Planning An Investigation
A properly conducted investigation will improve management by identifying unacceptable business practices or administrative operations. The objective of any investigation is to remove staff who have committed serious acts of misconduct which affects the reputation of the Organization. The investigation objectives are to recover organizational assets and protect the Organization’s public image and reputation. Before an investigation can begin, the investigator needs a plan. Careful planning results in an effective, expedient and productive investigation.
The first step is to prepare an outline of the Investigation Plan. Who will be interviewed? What questions will need to be asked? The Organization will need to inform the staff member’s supervisor that an investigation will be undertaken and the staff member will need to be interviewed. The staff members who will be interviewed need an official letter introducing the investigator and a generic statement as to the purpose of the investigation. The location of the interview should be away from the occurrence of the incident or worksite. The purpose of the interview is to acquire knowledge of the specific act(s) of misconduct.
Prior to the interview of the first witness, the investigator must review all documents to create an evidentiary record of the case. It is the oral interviews which will give the investigator the relevant facts and insights into the incident. If the investigation was initiated based upon a complaint submitted by a staff member, the complainant should be the first person interviewed. The investigator should interview the manager of the staff member who allegedly committed the act of misconduct. Other interviews should be taken of any staff member who may have witnessed the incident, witnesses who may have relevant information about the incident, and staff members who can interpret the application of the relevant regulations and policies. Not everyone with an interest in the case needs to be interviewed and the perimeters of the number of interviews should be limited.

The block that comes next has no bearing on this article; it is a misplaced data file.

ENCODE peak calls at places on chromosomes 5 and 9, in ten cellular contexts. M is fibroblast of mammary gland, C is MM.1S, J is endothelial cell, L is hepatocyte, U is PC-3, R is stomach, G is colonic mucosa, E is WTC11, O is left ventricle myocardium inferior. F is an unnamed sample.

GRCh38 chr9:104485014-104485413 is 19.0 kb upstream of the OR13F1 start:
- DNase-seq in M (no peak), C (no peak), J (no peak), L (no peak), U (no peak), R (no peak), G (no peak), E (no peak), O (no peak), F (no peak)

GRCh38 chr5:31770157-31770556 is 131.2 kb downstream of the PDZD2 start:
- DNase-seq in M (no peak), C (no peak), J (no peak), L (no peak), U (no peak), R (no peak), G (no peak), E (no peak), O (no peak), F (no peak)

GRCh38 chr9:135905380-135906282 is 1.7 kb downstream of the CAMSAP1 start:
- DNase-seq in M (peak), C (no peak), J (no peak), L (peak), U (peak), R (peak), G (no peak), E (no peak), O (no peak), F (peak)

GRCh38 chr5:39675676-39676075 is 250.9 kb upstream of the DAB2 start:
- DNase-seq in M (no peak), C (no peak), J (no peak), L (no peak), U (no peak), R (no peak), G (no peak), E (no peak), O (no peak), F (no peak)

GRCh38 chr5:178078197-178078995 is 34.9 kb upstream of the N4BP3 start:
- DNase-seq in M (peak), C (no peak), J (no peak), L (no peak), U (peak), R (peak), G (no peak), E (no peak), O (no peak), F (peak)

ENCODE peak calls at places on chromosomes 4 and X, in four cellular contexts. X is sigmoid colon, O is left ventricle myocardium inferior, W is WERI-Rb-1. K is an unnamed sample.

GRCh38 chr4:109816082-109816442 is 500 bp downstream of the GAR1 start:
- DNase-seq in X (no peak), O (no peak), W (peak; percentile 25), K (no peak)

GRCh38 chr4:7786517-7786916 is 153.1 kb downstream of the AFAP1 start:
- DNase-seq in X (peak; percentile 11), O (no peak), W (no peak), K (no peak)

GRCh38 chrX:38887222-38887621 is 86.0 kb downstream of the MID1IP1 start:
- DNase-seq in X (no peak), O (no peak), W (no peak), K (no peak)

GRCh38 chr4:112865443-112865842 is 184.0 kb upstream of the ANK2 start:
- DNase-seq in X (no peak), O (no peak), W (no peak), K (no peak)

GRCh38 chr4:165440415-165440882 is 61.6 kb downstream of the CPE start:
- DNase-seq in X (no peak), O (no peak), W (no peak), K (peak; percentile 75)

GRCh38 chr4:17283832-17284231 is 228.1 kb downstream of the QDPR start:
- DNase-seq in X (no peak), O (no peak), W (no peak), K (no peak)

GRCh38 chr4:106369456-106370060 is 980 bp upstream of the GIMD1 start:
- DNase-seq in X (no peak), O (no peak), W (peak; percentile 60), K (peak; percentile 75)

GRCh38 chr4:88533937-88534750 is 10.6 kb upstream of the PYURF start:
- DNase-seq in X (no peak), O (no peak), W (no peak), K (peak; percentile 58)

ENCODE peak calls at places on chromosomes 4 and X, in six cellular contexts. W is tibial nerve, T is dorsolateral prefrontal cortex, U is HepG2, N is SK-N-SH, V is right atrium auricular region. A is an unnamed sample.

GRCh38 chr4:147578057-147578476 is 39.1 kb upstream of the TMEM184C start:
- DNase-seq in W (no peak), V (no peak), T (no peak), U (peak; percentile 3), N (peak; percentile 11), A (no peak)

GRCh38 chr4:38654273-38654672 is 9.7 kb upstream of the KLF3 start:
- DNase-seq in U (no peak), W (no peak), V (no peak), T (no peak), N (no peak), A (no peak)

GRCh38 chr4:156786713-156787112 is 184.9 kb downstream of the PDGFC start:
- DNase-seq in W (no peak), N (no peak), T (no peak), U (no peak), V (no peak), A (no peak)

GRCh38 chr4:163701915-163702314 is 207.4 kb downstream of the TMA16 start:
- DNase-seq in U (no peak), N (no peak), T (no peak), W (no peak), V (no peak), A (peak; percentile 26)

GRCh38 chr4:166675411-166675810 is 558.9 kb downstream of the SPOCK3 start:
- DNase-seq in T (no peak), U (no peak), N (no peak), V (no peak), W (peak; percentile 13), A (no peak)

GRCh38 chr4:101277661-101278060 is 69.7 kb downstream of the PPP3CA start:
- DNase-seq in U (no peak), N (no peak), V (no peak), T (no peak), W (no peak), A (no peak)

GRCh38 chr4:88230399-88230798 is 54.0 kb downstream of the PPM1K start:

The order of interviews is realistically determined by time availability of the witness. It would be in the interest of the investigation to speak with a staff member who can give a general background of the case like a manager or Director. Interviews can then be conducted of other witnesses to corroborate facts or may have been mentioned during an interview. The subject of the investigation should be interviewed last. At this point facts and supporting documentation which may implicate the subject would have been discovered.
In adherence to due process and to prevent any legal challenges if the case should be litigated, the subject should be given information about the report of misconduct and an opportunity to explain and defend against the allegations.
The investigator should ask open-ended, short simple questions. The majority of the interview should consist of responses from the interviewee.
An accurate record is essential to an investigation. The investigator should record the interview simultaneously or draft a record of the interview after its completion. The Final Report will be created at the end of the investigation. The Final Report will include a summary of facts and conclusions based upon the facts but should not include a directive as to the final action of the final action of the Organization. It is the Organization’s management that will review the Investigation Report and decide as to what action, if any, should be taken should be to resolve the matter.